German Development Aid Project in YemenTribal warriors become tour guides [Archives:2007/1015/Reportage]

January 11 2007
Illegal weapon market in Marib.
Illegal weapon market in Marib.
Arabia Felix  the Marib ancient city ruins in north-central Yemen.
Arabia Felix the Marib ancient city ruins in north-central Yemen.
Abdallah al-Goaibi, right, is one of the twelve young men from the most important Marib tribes who were chosen by the governor for training as tour guides.
Abdallah al-Goaibi, right, is one of the twelve young men from the most important Marib tribes who were chosen by the governor for training as tour guides.
In the Marib area of Yemen, German development aid is helping to turn members of rival clans into archaeological tour guides. The commitment of the sons to the new project is helping to overcome the conflicts of their fathers. By Susanne Sporrer

Kalashnikovs may not be carried during class. As the students enter the classroom, before they greet the teacher, they drop their weapons in the corner by the window. But their curved dagger stays in their belt – it's an essential symbol of manhood for every Yemeni male.

This is an English lesson in the tribal area of Marib, a district of Yemen which is only in the headlines when foreign tourists are kidnapped there. The teacher is Richard Boggs, who's Irish, and he announces that the topic today will be “the past tense of regular and irregular verbs.”

The students may have just entered the room as heavily armed tribal warriors, but they are now listening attentively, trying hard to come to grips with English conjugations.

The English lessons are the last phase of a project financed by German development aid, to train members of the local tribes to become tour guides for the archaeological sites in their territory.

Raising cultural awareness

The programme is called “Dealing with Conflict by Promoting Business and Employment,” and it's run by the GTZ, the German government-funded organisation for technical assistance. The idea is to help young people earn money from tourism by training them and making them aware of their own cultural inheritance.

Marib is three hours drive east of the Yemeni capital Sana'a. It was once the metropolis of the Sabaeans, a people with a high culture which, three thousand years ago, controlled the routes through the desert for the trade in incense.

The Bible and the Koran both tell of the wise Queen of Sheba or Saba. The wealth and the splendour of the Sabaeans was legendary, the Romans were envious and called the Sabaean Empire “Arabia Felix” – “fortunate Arabia.” Nowadays Marib is dominated by rival tribes who repeatedly engage in bloody feuds over land and power. There's nothing left of the area's former good fortune and prosperity.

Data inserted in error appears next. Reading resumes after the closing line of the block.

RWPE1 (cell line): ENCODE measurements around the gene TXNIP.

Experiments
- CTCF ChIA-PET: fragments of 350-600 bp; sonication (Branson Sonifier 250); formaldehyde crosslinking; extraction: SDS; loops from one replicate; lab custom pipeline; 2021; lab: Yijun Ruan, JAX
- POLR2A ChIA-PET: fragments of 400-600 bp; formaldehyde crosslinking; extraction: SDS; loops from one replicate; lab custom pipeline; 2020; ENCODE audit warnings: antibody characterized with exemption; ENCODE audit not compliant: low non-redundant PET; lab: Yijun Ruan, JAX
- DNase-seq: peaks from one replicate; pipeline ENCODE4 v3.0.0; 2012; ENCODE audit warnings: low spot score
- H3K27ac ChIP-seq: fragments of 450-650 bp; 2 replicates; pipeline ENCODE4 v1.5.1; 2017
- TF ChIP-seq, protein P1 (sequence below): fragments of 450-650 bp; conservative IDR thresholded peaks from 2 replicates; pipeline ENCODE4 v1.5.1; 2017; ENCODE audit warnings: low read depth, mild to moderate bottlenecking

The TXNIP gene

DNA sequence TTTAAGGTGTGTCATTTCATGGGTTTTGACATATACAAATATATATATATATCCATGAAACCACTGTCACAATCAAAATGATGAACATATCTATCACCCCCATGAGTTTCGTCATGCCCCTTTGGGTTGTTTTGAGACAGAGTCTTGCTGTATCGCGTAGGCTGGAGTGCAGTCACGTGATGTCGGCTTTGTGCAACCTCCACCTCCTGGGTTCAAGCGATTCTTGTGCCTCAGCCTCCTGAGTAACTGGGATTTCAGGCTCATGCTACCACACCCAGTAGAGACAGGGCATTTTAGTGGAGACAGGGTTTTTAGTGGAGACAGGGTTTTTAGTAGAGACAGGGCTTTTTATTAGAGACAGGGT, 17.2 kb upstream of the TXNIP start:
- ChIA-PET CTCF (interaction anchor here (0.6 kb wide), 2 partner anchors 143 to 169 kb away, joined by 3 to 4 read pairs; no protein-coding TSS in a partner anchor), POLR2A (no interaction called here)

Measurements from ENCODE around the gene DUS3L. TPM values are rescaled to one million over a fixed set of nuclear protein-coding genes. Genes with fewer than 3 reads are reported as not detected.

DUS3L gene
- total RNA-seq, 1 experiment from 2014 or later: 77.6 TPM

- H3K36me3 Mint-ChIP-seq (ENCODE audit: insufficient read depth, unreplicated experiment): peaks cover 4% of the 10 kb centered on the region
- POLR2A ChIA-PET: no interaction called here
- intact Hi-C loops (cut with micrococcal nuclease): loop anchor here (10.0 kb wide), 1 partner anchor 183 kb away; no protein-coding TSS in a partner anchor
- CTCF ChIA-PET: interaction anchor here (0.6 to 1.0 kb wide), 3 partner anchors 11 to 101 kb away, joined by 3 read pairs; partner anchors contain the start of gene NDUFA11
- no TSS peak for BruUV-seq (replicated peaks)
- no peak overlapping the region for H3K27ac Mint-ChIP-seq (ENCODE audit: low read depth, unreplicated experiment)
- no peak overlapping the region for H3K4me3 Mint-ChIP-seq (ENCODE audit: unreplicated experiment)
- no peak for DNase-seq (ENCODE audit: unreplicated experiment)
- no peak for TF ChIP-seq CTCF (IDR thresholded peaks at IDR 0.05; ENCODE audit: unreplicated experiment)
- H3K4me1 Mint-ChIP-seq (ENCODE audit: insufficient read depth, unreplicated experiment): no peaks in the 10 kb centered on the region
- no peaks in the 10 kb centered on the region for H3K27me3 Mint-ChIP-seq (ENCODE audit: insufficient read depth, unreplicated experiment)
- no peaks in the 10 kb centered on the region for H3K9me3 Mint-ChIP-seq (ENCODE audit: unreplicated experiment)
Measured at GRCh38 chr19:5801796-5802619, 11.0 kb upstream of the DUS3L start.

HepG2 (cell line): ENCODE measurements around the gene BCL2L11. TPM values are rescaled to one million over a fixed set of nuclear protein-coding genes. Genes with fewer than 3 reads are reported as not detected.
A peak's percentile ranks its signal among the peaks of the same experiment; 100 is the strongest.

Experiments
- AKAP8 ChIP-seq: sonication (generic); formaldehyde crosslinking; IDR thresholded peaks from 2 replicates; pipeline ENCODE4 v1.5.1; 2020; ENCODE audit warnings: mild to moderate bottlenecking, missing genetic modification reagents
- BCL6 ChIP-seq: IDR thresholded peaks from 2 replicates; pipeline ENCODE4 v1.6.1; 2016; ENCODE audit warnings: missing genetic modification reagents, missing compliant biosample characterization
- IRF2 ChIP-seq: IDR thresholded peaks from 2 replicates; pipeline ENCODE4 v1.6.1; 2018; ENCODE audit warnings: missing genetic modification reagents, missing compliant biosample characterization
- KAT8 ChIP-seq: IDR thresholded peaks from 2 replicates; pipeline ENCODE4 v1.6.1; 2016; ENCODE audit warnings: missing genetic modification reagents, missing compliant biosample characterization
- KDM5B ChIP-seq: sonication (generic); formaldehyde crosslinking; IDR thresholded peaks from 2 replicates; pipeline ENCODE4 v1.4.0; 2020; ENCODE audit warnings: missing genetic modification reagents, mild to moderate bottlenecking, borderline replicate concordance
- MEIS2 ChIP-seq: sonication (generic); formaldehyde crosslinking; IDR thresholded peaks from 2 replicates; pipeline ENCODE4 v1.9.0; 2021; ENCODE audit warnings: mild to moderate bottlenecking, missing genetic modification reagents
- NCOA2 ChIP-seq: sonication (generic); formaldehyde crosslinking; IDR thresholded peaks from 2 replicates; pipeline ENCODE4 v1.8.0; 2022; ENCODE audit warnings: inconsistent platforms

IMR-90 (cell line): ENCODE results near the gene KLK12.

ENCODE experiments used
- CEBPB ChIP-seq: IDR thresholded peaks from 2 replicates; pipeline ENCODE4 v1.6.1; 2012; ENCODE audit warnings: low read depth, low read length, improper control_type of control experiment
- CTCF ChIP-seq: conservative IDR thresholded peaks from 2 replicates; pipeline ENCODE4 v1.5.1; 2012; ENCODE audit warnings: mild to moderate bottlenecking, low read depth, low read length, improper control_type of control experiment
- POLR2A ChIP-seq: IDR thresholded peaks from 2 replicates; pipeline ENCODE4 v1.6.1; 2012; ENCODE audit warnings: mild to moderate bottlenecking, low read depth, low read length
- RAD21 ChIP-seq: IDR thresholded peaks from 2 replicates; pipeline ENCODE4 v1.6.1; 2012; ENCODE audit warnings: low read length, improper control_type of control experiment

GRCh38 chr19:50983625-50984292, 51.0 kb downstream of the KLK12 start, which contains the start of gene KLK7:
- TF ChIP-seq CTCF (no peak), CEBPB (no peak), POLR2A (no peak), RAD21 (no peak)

“The archaeological sites here offer an incredible potential which hasn't yet been exploited,” says the archaeologist Holger Hitgen, who is one of the initiators of the project. Currently, poorly informed guides from other parts of the country show the tourists around the excavations in Marib. The money goes to travel agents abroad or in the capital – the local people get nothing.

The family farm of Abdallah al-Goaibi lies near the ruins of Old Marib, where the antique metropolis lies buried under metres of rubble. Al-Goaibi is thirty years old and knows all about growing oranges and tomatoes, but, until recently, he knew very little about the Sabaeans, their magnificent columned temples and ingenious dams, which international archaeologists have been exploring and progressively revealing for the last several decades.

He's one of the twelve young men from the most important Marib tribes who were chosen by the governor for training as tour guides. Abdallah, from the Aqil tribe, suddenly found himself studying Sabaean history together with members of other tribes, some of which were the Aqil's rivals.

As one participant, Said al-Jusfi, remembers: “Three of the participants couldn't even talk to each other until they had passed their right hand over their brow.” That's a gesture which allows tribal warriors to ignore a current conflict at least temporarily.

Different perceptions

Archaeology was one of the topics in the course. “But it was much harder to show them how to deal with foreigners,” says Hitgen. “For the Maribis, the foreigners are exotic, just like the Yemenis are exotic for the tourists.”

Many questions had to be answered. How do you deal with women tourists wearing skin-hugging t-shirts, when you're only used to seeing your female neighbours' eyes through a slit in the veil? What do you do with the Kalashnikov during the tour? How do you satisfy the desire of the tourists to know more about tribal life and religion?

“It's an honour for me to show strangers my country,” says Abdallah al-Goaibi – even if some of his fellow-countrymen don't think much of the tourists. But Abdallah doesn't just want the honour; he also wants to earn money from the tourists.

Sometime in the future, he'd like to build “a hotel like a Bedouin tent in the desert,” he says. For the time being, he and the other participants in the course – no matter which tribe they belong to – have founded an organisation called “The sons of Marib.” It's enabled the group to convince one of the largest Yemeni tour organisers to let them show the tourists around in their region.

But “The sons of Marib” don't have much work right now. Around New Year 2006, tribal people kidnapped tourists again for the first time in four years in the course of a dispute with the government.

The tourist business has collapsed as a result. But Hitgen thinks that initiatives like this could help secure the safety of tourists in the region in the future. “The more people understand that they can earn money with tourism, and the more they do so,” he says, “the stronger will be the lobby against kidnapping.”

copyright 2006. Translated from the German by Michael Lawton